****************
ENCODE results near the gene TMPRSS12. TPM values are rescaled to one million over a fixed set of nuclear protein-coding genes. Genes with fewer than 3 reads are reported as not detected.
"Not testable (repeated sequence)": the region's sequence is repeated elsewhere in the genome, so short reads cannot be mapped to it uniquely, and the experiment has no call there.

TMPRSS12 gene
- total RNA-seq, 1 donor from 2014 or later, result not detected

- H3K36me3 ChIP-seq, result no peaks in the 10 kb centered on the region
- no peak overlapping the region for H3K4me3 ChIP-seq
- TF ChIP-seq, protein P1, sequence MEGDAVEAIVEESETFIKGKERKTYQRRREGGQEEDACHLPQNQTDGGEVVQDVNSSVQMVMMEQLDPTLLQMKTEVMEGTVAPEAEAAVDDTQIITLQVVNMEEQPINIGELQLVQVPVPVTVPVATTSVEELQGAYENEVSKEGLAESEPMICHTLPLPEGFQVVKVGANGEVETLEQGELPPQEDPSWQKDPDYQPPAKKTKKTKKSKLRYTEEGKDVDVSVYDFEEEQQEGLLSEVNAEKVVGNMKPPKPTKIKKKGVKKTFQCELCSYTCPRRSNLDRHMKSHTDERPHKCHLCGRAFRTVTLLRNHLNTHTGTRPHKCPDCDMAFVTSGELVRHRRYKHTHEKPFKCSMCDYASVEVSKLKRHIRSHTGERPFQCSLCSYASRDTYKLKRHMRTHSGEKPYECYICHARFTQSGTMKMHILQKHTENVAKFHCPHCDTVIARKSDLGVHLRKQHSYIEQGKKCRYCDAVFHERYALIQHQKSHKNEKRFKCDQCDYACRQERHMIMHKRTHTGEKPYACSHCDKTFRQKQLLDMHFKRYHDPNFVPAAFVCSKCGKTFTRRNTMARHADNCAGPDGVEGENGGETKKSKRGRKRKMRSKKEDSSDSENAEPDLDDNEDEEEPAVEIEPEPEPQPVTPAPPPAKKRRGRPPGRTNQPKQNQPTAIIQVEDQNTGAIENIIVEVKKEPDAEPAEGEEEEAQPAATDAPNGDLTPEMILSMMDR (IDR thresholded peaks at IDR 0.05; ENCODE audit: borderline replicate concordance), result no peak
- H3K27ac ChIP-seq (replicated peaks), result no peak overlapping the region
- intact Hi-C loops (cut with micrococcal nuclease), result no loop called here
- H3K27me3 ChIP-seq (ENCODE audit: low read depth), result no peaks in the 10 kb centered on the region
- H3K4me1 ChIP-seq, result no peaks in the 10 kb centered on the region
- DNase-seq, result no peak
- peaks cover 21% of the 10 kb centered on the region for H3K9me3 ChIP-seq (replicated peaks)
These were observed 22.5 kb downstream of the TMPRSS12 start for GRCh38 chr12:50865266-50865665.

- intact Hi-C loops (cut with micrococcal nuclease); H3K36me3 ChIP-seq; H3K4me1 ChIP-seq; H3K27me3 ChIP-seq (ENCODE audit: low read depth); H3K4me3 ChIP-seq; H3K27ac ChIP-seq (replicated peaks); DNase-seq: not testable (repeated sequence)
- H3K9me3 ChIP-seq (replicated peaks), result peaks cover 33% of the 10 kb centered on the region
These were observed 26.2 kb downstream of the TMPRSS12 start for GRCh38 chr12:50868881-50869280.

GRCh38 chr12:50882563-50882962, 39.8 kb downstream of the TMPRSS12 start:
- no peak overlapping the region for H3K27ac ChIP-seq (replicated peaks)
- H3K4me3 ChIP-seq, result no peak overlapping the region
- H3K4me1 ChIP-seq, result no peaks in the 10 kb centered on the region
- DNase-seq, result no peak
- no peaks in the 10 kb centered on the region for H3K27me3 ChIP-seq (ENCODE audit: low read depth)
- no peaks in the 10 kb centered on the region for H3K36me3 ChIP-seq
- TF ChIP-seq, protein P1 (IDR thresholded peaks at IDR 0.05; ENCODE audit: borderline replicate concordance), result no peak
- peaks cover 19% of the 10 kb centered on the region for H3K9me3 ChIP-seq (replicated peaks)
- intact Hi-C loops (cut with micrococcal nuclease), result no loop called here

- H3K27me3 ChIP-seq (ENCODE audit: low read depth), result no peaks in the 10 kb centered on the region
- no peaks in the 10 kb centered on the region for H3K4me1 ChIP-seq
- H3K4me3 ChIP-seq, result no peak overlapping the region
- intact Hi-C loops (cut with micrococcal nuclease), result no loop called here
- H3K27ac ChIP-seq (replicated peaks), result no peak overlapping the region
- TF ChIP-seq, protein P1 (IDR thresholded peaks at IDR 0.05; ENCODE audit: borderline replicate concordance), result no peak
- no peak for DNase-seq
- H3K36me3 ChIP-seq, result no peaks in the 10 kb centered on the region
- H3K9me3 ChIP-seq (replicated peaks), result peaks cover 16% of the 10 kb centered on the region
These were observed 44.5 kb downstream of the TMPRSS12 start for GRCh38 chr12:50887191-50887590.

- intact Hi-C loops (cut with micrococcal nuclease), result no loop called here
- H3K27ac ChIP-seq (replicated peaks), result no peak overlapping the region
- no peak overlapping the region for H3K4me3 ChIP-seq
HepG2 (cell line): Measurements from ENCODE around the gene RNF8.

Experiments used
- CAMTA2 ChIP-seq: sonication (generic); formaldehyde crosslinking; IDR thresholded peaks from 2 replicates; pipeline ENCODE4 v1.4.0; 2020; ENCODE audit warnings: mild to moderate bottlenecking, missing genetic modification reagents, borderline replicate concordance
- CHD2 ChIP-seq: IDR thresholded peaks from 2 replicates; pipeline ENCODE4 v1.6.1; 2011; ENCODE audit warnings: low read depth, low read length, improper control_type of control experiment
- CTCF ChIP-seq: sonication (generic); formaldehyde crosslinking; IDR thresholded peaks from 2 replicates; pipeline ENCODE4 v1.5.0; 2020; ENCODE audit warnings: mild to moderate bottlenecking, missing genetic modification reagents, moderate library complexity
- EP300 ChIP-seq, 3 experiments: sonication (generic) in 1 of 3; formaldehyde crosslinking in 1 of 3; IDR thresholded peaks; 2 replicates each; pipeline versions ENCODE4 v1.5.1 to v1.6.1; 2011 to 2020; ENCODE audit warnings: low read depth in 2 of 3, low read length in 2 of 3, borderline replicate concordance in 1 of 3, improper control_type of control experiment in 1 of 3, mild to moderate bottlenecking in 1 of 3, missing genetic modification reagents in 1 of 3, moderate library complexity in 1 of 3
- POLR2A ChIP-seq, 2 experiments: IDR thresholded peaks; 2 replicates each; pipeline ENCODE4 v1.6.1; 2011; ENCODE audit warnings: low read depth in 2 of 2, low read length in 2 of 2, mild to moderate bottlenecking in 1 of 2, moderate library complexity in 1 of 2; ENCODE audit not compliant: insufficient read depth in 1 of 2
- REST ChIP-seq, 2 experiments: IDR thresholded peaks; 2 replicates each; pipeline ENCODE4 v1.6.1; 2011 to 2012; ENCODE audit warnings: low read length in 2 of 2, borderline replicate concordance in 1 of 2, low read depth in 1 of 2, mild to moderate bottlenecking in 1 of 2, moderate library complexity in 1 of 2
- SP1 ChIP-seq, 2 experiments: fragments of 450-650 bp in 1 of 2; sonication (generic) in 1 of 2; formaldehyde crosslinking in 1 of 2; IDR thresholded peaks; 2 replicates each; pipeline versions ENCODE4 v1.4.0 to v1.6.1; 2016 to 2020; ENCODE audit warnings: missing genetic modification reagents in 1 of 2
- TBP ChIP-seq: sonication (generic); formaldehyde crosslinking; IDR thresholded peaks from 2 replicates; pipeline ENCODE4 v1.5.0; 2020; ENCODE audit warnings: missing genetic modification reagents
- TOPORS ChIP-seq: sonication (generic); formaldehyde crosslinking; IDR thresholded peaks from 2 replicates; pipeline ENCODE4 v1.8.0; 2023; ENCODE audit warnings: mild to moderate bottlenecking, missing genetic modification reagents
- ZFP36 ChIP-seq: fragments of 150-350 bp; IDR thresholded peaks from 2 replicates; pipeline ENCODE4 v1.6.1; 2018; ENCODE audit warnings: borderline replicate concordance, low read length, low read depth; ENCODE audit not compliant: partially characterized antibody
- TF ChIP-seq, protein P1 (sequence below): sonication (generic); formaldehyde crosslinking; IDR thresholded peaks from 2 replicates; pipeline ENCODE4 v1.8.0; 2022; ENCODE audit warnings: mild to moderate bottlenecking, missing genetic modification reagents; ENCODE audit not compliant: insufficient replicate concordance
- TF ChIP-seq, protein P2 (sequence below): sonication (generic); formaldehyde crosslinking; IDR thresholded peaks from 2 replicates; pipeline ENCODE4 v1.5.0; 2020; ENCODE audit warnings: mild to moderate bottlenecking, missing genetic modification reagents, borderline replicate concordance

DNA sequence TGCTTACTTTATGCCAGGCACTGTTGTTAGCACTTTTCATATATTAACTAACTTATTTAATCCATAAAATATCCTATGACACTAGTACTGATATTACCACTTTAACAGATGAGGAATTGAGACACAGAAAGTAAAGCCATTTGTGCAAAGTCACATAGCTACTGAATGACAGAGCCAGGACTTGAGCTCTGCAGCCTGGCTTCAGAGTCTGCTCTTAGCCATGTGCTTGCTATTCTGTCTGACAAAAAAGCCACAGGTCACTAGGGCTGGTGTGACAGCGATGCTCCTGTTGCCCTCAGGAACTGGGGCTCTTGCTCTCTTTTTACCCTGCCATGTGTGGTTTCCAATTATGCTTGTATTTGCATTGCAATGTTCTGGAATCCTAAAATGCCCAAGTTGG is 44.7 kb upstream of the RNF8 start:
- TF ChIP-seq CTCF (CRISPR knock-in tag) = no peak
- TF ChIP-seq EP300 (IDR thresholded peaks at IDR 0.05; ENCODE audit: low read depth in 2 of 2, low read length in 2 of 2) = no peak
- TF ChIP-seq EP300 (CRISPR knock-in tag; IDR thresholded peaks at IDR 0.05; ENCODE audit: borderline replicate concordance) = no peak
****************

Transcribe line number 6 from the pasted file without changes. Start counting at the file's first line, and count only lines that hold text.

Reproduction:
- no peak overlapping the region for H3K4me3 ChIP-seq